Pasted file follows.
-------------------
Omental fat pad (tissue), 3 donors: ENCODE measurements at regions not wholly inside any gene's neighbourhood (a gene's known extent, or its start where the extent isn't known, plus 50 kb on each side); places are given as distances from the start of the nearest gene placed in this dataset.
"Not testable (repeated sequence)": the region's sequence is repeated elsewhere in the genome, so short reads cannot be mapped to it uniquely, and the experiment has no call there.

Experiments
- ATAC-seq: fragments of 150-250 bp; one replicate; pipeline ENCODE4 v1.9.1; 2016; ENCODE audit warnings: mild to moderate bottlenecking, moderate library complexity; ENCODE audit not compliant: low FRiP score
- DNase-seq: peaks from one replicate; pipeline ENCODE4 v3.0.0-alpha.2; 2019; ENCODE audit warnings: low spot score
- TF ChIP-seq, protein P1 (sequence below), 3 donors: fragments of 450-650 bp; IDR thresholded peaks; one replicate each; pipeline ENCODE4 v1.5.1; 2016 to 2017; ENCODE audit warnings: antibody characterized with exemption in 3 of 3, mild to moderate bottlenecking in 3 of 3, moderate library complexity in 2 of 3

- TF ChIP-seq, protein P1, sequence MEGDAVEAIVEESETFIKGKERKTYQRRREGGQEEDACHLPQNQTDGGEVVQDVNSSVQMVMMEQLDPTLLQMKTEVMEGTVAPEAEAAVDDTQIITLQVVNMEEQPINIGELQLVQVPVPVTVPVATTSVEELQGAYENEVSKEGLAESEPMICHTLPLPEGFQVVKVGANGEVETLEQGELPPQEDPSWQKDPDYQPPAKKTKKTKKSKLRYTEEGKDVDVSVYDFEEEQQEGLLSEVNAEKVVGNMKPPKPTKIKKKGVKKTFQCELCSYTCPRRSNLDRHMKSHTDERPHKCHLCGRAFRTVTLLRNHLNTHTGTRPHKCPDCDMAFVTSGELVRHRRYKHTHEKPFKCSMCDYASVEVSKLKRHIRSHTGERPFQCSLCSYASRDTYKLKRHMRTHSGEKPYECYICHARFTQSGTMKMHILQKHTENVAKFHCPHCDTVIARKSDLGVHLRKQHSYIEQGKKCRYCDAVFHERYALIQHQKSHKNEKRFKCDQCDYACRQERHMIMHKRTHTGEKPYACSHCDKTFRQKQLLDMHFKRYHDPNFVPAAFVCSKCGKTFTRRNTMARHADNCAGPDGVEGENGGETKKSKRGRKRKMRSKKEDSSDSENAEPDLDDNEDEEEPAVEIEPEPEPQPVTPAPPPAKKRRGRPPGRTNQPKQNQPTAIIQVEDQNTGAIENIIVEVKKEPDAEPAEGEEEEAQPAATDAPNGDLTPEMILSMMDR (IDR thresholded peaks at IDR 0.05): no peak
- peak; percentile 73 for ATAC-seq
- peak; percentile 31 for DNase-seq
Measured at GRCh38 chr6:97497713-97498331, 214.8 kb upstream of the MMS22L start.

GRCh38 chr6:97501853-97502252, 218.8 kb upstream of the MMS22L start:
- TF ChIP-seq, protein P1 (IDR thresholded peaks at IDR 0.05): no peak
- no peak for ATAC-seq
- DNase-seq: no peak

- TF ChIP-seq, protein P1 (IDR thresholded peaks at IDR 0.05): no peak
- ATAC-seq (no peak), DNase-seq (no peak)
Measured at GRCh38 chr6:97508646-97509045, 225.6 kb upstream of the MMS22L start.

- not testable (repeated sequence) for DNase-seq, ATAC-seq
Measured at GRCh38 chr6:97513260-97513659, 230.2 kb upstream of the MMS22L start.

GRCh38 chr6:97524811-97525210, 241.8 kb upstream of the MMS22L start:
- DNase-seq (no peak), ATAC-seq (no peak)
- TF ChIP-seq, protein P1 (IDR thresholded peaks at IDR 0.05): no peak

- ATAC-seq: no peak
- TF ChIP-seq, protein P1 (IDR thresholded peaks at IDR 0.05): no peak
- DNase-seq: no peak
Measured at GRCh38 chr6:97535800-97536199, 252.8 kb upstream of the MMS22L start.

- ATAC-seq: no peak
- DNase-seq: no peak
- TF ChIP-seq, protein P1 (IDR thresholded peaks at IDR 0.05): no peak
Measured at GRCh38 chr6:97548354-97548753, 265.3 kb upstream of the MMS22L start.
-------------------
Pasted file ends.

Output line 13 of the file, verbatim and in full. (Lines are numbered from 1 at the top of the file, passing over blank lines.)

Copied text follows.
- no peak for ATAC-seq